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Old 01-05-2009, 01:55 AM   #1
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Default Those damn connecter thingies

so i was wondering what the correct way to attach a wire to these

im currently in the process of possibly buying a GM 2 bar map sensor for WI
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Old 01-05-2009, 02:29 AM   #2
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Proper crimp tool. Had issues with that type too. I think this is the correct tool: D-Sub Pin Crimper -
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Old 01-05-2009, 02:40 AM   #3
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I just had to figure this out.

Strip the wire, lay it in the left side of those connectors and crimp the edges around it with some small needle nose. Seems to work best if you end up crimping down on some shielding as well so dont strip the wires too close.

Edit: actually, those look a bit different from the ones I just did for my GM IAT. Gotta be similar though.
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Old 01-05-2009, 11:08 AM   #4
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the "real" crimp tool is like $200. the RS one is "ok".
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Old 01-05-2009, 11:17 AM   #5
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I've got two of the "real" ones. They've got a ratcheting type action. I've got a bunch of the pins and connectors like are pictured too.

Anyone need a loaner program?

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Old 01-05-2009, 12:30 PM   #6
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Usually with these type of pins there is one proper (and very expensive) crimp tool, and a variety of not quite right crimp tools (with subtly wrong dies) which will work but probably won't produce a robust connection. For anything that is critical I suggest soldering to the crimp pins rather than using the wrong tool.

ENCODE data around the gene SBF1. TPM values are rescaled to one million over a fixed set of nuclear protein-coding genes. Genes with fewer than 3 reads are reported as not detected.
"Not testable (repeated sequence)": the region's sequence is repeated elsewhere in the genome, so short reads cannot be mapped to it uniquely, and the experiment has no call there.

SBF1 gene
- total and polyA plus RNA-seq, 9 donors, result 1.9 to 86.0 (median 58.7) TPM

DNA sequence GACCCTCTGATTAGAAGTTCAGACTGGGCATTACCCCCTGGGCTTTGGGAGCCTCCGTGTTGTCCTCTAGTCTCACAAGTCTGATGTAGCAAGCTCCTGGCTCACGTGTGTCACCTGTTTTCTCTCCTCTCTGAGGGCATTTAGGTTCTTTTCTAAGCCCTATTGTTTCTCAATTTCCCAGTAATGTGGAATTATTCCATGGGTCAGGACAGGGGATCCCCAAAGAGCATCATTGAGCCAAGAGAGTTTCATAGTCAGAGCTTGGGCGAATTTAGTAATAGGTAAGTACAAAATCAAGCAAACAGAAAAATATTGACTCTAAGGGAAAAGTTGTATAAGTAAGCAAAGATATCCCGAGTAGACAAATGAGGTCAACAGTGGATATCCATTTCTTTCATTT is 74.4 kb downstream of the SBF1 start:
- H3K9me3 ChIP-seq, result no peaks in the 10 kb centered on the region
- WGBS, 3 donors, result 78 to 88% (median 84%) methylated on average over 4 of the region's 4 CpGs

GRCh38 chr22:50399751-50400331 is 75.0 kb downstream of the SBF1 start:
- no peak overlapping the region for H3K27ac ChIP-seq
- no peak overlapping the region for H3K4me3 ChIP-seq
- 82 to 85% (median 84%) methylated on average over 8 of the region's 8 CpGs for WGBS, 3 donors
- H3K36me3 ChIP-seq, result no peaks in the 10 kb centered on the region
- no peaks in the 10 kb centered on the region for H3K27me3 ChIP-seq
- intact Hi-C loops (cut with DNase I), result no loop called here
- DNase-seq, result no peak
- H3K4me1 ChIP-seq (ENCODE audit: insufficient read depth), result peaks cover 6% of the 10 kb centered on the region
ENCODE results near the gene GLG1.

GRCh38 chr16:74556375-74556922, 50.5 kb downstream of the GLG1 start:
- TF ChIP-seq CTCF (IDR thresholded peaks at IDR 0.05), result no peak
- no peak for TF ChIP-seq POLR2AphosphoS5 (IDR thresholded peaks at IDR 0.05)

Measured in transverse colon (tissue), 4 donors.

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Old 01-05-2009, 12:51 PM   #7
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Yeah, those look similar to the IAT sensor pins. Not having the correct crimper I just used needlenose pliers to crimp it to a mechanically sound condition, and then soldered it. Those little rubber grommets help seal the connector and also provide some strain relief, so make sure the wire you use fits pretty snugly inside them.
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Old 01-05-2009, 01:04 PM   #8
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...Which is why I hate wiring...
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Old 01-05-2009, 03:13 PM   #9
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The RadioShack D-sub tool (actually, any D-sub tool) is way too small to crimp those pins. You'd be better off using needle-nose pliers and putting a dab of solder on it.

If you have a crimp tool rated for use with Molex 062 pins, that one is almost perfect for these. Mine's an actual Molex-brand ratcheting tool (and it was a couple hundred bucks) but it does an excellent job. The better tools have a multi-level die that crimp the stripped portion and the insulated portion in a single operation, and put a proper little foldover in the crimp ends. Cheaper versions are available that do the main and relief crimps in multiple steps.

This One looks like it might do the job, though I've never tried it.

If you're going to do a small volume of weatherpak pins and want an OK tool, get This One. It's not awesome, but it's cheap and it'll work.
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